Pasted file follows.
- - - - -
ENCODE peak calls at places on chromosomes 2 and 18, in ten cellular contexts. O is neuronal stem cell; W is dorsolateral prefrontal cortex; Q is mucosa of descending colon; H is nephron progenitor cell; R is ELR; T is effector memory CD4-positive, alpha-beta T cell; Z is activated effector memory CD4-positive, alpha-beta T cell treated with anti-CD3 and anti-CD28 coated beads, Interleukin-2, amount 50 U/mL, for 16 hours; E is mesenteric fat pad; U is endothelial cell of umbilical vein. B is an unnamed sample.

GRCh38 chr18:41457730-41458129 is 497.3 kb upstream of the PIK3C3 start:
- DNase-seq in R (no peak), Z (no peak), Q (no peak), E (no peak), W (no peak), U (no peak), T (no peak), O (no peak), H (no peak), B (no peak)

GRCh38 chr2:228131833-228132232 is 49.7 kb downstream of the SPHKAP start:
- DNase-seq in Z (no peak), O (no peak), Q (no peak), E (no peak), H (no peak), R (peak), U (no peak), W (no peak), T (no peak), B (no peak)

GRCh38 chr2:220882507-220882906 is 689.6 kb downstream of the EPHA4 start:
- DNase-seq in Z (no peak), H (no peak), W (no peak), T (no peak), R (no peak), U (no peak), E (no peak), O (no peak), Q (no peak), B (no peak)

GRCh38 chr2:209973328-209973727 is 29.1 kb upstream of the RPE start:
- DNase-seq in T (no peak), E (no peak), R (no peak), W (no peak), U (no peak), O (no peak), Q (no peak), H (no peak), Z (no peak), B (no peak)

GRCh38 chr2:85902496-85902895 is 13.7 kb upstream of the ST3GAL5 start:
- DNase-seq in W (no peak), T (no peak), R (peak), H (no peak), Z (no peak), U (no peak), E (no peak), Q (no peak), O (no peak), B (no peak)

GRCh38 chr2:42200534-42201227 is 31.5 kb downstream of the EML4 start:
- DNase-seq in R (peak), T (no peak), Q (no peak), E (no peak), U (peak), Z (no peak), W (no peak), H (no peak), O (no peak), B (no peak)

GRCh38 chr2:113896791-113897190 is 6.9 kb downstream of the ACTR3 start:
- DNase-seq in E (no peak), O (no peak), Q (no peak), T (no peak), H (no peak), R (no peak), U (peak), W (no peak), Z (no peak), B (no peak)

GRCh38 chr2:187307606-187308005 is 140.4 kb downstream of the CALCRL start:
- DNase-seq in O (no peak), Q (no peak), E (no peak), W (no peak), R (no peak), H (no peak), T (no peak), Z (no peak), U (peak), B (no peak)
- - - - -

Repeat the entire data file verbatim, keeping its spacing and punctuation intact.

ENCODE peak calls at places on chromosomes 2 and 18, in ten cellular contexts. O is neuronal stem cell; W is dorsolateral prefrontal cortex; Q is mucosa of descending colon; H is nephron progenitor cell; R is ELR; T is effector memory CD4-positive, alpha-beta T cell; Z is activated effector memory CD4-positive, alpha-beta T cell treated with anti-CD3 and anti-CD28 coated beads, Interleukin-2, amount 50 U/mL, for 16 hours; E is mesenteric fat pad; U is endothelial cell of umbilical vein. B is an unnamed sample.

GRCh38 chr18:41457730-41458129 is 497.3 kb upstream of the PIK3C3 start:
- DNase-seq in R (no peak), Z (no peak), Q (no peak), E (no peak), W (no peak), U (no peak), T (no peak), O (no peak), H (no peak), B (no peak)

GRCh38 chr2:228131833-228132232 is 49.7 kb downstream of the SPHKAP start:
- DNase-seq in Z (no peak), O (no peak), Q (no peak), E (no peak), H (no peak), R (peak), U (no peak), W (no peak), T (no peak), B (no peak)

GRCh38 chr2:220882507-220882906 is 689.6 kb downstream of the EPHA4 start:
- DNase-seq in Z (no peak), H (no peak), W (no peak), T (no peak), R (no peak), U (no peak), E (no peak), O (no peak), Q (no peak), B (no peak)

GRCh38 chr2:209973328-209973727 is 29.1 kb upstream of the RPE start:
- DNase-seq in T (no peak), E (no peak), R (no peak), W (no peak), U (no peak), O (no peak), Q (no peak), H (no peak), Z (no peak), B (no peak)

GRCh38 chr2:85902496-85902895 is 13.7 kb upstream of the ST3GAL5 start:
- DNase-seq in W (no peak), T (no peak), R (peak), H (no peak), Z (no peak), U (no peak), E (no peak), Q (no peak), O (no peak), B (no peak)

GRCh38 chr2:42200534-42201227 is 31.5 kb downstream of the EML4 start:
- DNase-seq in R (peak), T (no peak), Q (no peak), E (no peak), U (peak), Z (no peak), W (no peak), H (no peak), O (no peak), B (no peak)

GRCh38 chr2:113896791-113897190 is 6.9 kb downstream of the ACTR3 start:
- DNase-seq in E (no peak), O (no peak), Q (no peak), T (no peak), H (no peak), R (no peak), U (peak), W (no peak), Z (no peak), B (no peak)

GRCh38 chr2:187307606-187308005 is 140.4 kb downstream of the CALCRL start:
- DNase-seq in O (no peak), Q (no peak), E (no peak), W (no peak), R (no peak), H (no peak), T (no peak), Z (no peak), U (peak), B (no peak)